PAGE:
campaigners and lawyers outside the RCJ


Since the economic collapse in 2008
successive governments have argued that there is a need to cut national and local budgets of government. It has been argued this is a political decision, and not an economic one. Either way  the economic crisis is being used to roll back social provision and services to communities.

anti-austerity and law.

Decisions of public authorities – whether they be national government, local government, or indeed organisations carrying out a public function can be challenged in the High Court by way of judicial review. This process provides a way in which legislative and executive decisions can be reviewed by judges to ensure that they are lawful. A judicial review is a vehicle that allows public authorities to be held to account, and provides a check to ensure that they do not go beyond the powers given to them by parliament and that  those powers are not abused.

In the past the Courts have not been enthusiastic in involving themselves in such anti-cuts / ant-austerity challenges and have been unwilling to be seen to be meddling in the decisions of elected representatives or be seen for instance as breaching the principle of parliamentary sovereignty. However, increasingly judges have been more willing to hold local and national  government to account.The courts have for instance been willing to protect fundamental rights in a number of key judgements. There is no doubt that the Courts have been strengthened by the introduction of the Human Rights Act in 2000, which prohibits public authorities from breaching fundamental rights.

A campaigning strategy and a legal strategy – what to do.

Increasingly local campaigners are seeking to use a legal challenge as part of their overall strategy to stop cuts in libraries, care homes, and youth clubs for instance. It is something that the Public Interest Law Centre are experts in helping develop. To challenge a decision by a public body there are some legal hurdles to overcome.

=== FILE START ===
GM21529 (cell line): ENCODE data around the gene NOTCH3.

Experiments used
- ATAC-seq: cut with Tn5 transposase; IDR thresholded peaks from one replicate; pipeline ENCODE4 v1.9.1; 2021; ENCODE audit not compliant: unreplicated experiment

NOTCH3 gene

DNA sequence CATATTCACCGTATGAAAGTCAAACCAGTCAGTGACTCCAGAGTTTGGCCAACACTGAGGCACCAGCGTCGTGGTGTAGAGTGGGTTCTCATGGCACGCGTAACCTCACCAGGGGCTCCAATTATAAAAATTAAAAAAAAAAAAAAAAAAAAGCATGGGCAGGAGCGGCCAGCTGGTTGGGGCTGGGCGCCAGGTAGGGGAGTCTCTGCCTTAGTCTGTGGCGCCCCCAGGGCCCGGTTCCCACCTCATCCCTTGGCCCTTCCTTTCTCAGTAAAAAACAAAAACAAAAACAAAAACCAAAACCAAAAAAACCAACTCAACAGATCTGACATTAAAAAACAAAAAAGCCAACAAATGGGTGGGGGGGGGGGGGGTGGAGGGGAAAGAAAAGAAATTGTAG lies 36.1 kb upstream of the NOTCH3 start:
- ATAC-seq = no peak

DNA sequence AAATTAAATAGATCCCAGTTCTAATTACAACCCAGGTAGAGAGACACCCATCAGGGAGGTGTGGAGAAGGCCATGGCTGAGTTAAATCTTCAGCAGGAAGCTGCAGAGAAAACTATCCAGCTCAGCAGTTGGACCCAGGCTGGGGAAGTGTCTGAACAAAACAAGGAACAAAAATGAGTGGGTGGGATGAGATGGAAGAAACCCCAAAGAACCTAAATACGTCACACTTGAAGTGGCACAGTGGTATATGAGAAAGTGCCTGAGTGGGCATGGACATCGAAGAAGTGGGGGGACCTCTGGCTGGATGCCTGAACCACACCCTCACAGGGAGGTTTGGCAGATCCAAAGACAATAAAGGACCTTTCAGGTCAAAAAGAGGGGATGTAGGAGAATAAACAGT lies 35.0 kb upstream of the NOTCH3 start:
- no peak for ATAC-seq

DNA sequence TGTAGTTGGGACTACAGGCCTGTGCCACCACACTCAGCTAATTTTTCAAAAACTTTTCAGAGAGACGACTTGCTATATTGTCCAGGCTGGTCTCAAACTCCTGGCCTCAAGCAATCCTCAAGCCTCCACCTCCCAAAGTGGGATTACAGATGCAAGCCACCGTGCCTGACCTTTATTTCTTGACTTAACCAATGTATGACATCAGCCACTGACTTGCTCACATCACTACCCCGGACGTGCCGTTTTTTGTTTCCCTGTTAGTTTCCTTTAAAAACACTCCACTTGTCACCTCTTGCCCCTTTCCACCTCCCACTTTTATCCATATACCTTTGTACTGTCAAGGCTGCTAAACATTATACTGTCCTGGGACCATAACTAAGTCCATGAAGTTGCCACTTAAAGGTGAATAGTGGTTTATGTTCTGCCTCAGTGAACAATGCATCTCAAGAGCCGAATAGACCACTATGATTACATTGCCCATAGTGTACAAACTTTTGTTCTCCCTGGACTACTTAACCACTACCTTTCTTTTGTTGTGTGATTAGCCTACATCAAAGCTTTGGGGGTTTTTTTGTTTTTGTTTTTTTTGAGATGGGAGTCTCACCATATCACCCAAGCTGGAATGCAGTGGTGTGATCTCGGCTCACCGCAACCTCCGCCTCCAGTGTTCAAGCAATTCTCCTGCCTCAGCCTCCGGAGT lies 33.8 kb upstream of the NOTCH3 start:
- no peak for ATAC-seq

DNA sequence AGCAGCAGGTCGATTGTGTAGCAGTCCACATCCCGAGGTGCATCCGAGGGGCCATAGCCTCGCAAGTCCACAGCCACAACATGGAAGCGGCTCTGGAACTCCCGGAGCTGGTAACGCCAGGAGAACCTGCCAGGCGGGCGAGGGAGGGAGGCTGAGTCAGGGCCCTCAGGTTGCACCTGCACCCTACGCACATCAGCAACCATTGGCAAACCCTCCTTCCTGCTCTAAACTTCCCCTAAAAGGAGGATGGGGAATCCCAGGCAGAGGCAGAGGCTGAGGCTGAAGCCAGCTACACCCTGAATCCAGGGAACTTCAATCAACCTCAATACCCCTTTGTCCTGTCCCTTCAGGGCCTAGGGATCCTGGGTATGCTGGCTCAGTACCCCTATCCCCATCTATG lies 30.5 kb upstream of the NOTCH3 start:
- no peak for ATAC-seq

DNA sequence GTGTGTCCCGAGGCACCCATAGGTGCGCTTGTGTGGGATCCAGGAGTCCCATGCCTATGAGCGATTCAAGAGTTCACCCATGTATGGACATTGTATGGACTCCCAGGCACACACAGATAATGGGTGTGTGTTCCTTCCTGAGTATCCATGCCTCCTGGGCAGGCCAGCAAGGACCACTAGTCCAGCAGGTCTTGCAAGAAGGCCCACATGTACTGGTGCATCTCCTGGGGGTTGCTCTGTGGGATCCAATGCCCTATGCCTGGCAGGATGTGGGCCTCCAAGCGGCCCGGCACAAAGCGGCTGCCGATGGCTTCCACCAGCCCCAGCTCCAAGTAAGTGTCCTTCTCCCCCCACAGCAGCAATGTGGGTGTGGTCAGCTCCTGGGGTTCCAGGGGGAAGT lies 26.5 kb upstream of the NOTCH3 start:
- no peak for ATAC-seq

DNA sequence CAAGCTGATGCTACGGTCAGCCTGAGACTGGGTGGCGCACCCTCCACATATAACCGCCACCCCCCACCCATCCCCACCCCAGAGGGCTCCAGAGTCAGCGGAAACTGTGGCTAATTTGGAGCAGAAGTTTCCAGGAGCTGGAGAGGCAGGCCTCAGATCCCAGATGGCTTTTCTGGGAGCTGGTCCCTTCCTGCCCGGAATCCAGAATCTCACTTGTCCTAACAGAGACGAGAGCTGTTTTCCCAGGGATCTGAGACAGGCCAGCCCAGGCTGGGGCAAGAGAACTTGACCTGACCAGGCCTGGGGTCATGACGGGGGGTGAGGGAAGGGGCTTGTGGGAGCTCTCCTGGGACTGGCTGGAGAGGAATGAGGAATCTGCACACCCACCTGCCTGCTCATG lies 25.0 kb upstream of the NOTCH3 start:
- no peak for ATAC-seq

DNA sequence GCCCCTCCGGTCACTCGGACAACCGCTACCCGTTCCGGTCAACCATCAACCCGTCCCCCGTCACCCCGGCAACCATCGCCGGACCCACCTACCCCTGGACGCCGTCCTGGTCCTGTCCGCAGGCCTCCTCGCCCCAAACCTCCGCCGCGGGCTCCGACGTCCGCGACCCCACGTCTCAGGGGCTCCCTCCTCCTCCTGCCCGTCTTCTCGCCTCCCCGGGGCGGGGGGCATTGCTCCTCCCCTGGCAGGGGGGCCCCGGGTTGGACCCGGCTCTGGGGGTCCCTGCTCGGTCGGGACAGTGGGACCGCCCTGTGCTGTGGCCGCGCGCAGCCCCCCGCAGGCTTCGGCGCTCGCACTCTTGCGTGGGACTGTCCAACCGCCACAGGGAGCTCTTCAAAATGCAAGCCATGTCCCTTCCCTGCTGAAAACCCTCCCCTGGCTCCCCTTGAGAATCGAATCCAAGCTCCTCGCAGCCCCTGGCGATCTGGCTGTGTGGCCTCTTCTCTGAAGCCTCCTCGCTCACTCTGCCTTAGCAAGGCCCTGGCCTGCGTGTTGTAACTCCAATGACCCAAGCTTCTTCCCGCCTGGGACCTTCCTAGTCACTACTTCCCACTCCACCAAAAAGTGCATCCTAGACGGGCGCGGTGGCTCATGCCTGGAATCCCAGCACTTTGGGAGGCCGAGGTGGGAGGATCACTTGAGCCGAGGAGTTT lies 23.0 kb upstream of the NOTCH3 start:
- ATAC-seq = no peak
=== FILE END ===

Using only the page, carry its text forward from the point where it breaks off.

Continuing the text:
Firstly, the decision that is to be challenged  must have been made by a public authority. So, a local council is a public body, so is a government ministry, where as something like the Football Association is not.

Secondly, the decision that you wish to challenge must be done promptly. Generally the time limit is three months, but some decisions it may even be sooner. The Court is strict when enforcing that rule, so don’t delay!

Thirdly, you must have ‘standing‘ – simply put  you must have ‘sufficient interest’ in the decision you wish to challenge. So a person who wants to challenge the closure of their local library for instance, should show that they actually use that library. It is important to remember that it is not just individuals who can challenge a decision of a public body, community campaigns and organisations can do so.

So, once we have the Judicial Review all set to go, there are three broad areas on which to base a challenge:The decision was illegal – this usually means that the the public body making the decision has acted beyond the powers granted to it by parliament, or has misunderstood the law.

The decision was irrational – so not only was the decision unreasonable, but it was beyond the pale! The decision must be so bad that no sensible person who looked at the facts and issues could make such a decision. The decision could also be disproportionate  to the end sought, usually in the context of human rights or European Community law.

The decision was  procedurally unfair. A common challenge would be that the public consultation on, for example the closure of a community centre, was completely inadequate.

So, if you are facing a library closure, a care home closure, a council house sell off, and the local authority won’t change its mind – maybe as part of the community campaign a legal challenge may be part of your overall campaigning strategy.